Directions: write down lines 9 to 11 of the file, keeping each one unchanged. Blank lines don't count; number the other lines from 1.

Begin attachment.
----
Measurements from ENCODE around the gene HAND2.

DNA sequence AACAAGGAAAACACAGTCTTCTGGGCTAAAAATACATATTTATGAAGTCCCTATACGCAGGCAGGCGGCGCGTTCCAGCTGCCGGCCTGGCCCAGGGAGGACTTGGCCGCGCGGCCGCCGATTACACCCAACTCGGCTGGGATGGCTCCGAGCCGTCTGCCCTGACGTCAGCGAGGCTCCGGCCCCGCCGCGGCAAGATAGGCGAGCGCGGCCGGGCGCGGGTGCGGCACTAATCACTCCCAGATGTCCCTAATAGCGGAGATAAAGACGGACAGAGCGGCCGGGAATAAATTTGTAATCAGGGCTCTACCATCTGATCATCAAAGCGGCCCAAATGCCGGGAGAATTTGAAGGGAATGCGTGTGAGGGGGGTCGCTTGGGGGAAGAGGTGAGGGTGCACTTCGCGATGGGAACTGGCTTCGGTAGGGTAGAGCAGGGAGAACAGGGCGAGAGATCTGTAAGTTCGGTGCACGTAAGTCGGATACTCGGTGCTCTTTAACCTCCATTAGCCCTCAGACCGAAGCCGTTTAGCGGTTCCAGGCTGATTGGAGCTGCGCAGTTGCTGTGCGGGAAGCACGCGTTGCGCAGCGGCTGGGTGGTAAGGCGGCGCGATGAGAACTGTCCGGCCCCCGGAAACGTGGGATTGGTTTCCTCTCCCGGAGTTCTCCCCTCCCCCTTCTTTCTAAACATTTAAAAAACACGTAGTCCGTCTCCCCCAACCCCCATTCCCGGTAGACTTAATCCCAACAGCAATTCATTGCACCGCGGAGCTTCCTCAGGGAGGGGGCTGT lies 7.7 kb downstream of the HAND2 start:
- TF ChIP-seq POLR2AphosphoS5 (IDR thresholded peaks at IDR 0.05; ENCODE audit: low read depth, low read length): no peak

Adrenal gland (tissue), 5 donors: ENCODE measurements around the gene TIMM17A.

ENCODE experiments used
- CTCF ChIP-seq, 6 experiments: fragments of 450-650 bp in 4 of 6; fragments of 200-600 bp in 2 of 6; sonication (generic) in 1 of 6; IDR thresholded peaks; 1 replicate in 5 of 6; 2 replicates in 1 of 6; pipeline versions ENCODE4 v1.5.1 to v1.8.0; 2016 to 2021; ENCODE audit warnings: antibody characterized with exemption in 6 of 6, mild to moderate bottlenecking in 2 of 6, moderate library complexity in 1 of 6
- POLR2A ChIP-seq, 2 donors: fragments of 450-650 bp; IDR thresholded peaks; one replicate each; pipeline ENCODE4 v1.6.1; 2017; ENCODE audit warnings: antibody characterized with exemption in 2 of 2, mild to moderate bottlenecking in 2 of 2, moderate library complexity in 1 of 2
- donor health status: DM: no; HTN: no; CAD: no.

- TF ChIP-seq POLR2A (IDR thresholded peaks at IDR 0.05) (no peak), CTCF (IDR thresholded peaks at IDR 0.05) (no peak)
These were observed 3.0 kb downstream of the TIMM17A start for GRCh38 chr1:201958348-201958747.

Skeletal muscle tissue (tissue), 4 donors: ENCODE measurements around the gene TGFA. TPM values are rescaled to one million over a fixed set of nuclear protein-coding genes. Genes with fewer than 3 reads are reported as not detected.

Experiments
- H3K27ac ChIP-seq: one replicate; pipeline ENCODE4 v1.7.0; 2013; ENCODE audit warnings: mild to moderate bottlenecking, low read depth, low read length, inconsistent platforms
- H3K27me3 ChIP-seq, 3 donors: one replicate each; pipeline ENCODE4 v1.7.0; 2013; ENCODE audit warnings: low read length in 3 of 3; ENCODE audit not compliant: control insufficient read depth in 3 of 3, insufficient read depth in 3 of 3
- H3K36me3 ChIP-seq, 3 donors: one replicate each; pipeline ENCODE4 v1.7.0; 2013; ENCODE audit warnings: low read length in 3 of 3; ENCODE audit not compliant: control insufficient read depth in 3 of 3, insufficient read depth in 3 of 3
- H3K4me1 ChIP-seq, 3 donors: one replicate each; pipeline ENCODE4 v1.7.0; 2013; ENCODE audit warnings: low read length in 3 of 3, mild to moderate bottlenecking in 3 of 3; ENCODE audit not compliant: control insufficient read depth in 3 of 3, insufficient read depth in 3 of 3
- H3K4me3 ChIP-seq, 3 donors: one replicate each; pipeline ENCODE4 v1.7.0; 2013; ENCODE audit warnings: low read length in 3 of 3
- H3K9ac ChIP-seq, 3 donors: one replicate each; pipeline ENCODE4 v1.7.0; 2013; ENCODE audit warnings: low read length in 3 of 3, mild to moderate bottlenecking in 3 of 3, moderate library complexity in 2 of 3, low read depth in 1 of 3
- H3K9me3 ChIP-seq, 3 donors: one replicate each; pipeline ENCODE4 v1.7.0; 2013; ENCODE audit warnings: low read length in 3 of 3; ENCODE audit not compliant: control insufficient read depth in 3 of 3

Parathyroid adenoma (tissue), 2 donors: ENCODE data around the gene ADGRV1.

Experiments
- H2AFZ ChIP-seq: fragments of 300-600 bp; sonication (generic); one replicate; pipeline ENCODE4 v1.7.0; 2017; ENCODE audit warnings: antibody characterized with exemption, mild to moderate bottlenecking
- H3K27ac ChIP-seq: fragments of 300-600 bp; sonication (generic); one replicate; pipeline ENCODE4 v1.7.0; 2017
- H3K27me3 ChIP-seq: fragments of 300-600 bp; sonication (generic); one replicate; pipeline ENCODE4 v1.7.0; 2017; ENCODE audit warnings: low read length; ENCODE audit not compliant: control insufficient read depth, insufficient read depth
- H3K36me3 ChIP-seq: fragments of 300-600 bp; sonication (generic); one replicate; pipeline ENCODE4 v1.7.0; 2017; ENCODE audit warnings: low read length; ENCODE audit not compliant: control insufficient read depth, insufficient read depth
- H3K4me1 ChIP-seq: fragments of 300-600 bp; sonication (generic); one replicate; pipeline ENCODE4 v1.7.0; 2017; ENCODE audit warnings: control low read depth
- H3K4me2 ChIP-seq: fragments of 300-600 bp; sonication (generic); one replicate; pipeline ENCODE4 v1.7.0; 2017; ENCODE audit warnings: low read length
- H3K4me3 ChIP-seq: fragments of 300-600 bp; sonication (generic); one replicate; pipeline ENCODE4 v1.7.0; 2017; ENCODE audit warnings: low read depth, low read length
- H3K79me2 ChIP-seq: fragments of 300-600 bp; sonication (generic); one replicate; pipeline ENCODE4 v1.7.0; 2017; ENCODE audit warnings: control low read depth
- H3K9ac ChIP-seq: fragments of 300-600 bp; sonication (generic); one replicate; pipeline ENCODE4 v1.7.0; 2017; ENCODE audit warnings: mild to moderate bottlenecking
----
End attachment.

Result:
- TF ChIP-seq POLR2A (IDR thresholded peaks at IDR 0.05) (no peak), CTCF (IDR thresholded peaks at IDR 0.05) (no peak)
These were observed 3.0 kb downstream of the TIMM17A start for GRCh38 chr1:201958348-201958747.

Skeletal muscle tissue (tissue), 4 donors: ENCODE measurements around the gene TGFA. TPM values are rescaled to one million over a fixed set of nuclear protein-coding genes. Genes with fewer than 3 reads are reported as not detected.